Never mind the media's current focus on campaign trail gaffes, tax returns, abortion, Medicare budget cuts, Obamacare, and the Republican Party's disdain for science in the 2012 presidential campaign, Mitt Romney will win because of underlying economic conditions in all 50 states and the District of Columbia, two University of Colorado political scientists predict.
Kenneth Bickers and Michael Berry have developed an economic and political forecasting model to analyze economic data from the 50 states and D.C. going back to 1980 in order to predict the presidential campaign winner. And, they say, their model predicts that Romney will win.
Had it existed, their model--the details of which will be published this month in the peer-reviewed journal of the American Political Science Association--would have correctly predicted the winners in the past eight presidential elections, including two (1980 and 1992) when strong independent candidates ran.
The key to the model's strength and success, they say, is its ability to analyze more than one state-level measure of economic conditions. And, based on that analysis, they predict that the economy will help carry Romney in every single battleground state, a prediction at sharp odds with current flash polls in most of those swing states.
But the two political scientists stand by their model, and their prediction. "Based on our forecasting model, it becomes clear that the president is in electoral trouble," says Bickers.
There are many presidential election prediction models. In fact, a dozen of them will be featured in the same APSA journal (PS: Political Science and Politics) this month. But the Bickers-Berry model is just one of two that focus on the Electoral College (instead of the popular vote), and it's the only one that goes deep into underlying economic conditions and data on a state-by-state basis.
"For the last eight presidential elections, this model has correctly predicted the winner," says Berry. "The economy has seen some improvement since President Barack Obama took office. What remains to be seen is whether voters will consider the economy in relative or absolute terms. If it's the former, the president may receive credit for the economy's trajectory and win a second term. In the latter case, Romney should pick up a number of states Obama won in 2008."
The model breaks down both state and national employment figures as well as changes in real per-capita income (which measures how much disposable income people really have). Voters tend to hold Democrats responsible for unemployment rates, while Republicans are held more responsible for dips in disposable income levels.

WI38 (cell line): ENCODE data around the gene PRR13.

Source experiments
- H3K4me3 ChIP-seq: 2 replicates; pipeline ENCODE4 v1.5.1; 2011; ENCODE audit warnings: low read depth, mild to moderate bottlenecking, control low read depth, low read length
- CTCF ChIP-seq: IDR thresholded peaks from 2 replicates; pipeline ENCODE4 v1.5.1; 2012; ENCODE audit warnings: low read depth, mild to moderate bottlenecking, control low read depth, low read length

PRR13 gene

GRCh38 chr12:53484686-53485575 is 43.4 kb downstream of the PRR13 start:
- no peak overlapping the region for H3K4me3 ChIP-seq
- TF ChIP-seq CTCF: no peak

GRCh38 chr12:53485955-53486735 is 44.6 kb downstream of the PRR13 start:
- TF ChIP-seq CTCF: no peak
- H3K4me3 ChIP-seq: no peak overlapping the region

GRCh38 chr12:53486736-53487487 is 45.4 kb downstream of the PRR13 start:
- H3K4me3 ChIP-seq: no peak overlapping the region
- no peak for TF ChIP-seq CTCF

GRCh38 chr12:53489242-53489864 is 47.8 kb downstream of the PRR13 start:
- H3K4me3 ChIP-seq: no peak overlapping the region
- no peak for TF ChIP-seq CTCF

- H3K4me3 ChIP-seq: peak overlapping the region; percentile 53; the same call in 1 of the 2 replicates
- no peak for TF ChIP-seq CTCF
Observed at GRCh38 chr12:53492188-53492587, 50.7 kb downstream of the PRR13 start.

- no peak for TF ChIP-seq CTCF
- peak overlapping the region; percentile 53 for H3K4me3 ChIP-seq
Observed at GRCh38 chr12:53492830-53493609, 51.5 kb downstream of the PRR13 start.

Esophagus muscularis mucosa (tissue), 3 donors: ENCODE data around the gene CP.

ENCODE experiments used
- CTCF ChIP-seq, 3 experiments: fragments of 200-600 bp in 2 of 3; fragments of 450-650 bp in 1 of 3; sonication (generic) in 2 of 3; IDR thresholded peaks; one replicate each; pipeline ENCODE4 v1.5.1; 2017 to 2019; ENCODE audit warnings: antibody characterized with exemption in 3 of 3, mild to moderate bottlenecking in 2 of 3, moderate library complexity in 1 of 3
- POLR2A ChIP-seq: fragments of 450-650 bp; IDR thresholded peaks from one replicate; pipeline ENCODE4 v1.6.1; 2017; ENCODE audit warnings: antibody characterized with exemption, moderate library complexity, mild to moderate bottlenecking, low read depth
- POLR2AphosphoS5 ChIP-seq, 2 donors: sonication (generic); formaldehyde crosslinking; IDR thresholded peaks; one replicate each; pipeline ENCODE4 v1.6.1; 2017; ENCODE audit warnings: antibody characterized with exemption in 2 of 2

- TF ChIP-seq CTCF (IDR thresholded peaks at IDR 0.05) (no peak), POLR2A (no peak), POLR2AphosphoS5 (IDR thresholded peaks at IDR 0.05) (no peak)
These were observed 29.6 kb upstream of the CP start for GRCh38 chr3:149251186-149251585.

Depending on which party is in control of the White House during a presidential election, each factor can either hurt or help the two major parties disproportionately, they say.
"The apparent advantage of being a Democratic candidate and holding the White House disappears when the national unemployment rate hits 5.6 percent," Berry says. (It currently sits above 8 percent.)
And their model indicates that "the incumbency advantage enjoyed by President Obama, though statistically significant, is not great enough to offset high rates of unemployment currently experienced in many of the states," Bickers says.
What's more, the model found that other factors like the political affiliation of a state's governor, the location of a party's national convention or the home state of the vice presidential nominee weren't statistically significant. Only the underlying economic conditions and data seemed to matter.
"What is striking about our state-level economic indicator forecast is the expectation that Obama will lose almost all of the states currently considered as swing states, including North Carolina, Virginia, New Hampshire, Colorado, Wisconsin, Minnesota, Pennsylvania, Ohio, and Florida," Bickers says.
There are caveats, of course. While election prediction models suggest that really big things like the stewardship of the national economy are what matters most--and not gaffes or day-to-day campaign tactics--the perception of who can best manage the economy may matter just as much as the actual data in many of these states.
In addition, the economy could change between now and November, and baseline comparisons from the start of Obama's first term--when the country was in the grip of a serious recession--and now could help sharpen his claim to economic stewardship.
Which explains why, even though the two GOP standard-bearers seem unable to escape discussions about their own tax returns, abortion, Medicare, and anti-science conspiracy theories, the three GOP Super PACs aligned with Romney are spending unprecedented amounts of money now in swing states on ads that relentlessly attack President Obama's handling of the national economy.
What's more, thanks to the Supreme Court's Citizens United decision, Obama is now likely to be the first incumbent president in history to be seriously outspent by his opponent--thanks to the fact that 33 billionaires have seemingly committed to spending whatever it takes (shy of turning themselves into part of the 99 percent, one would think) to defeat Obama in the fall, according to a recent, well-researched piece by Jane Mayer in the New Yorker magazine.
That is really bad news for Obama. For if the Bickers-Berry economic and political forecasting model is correct, money talks. End of discussion.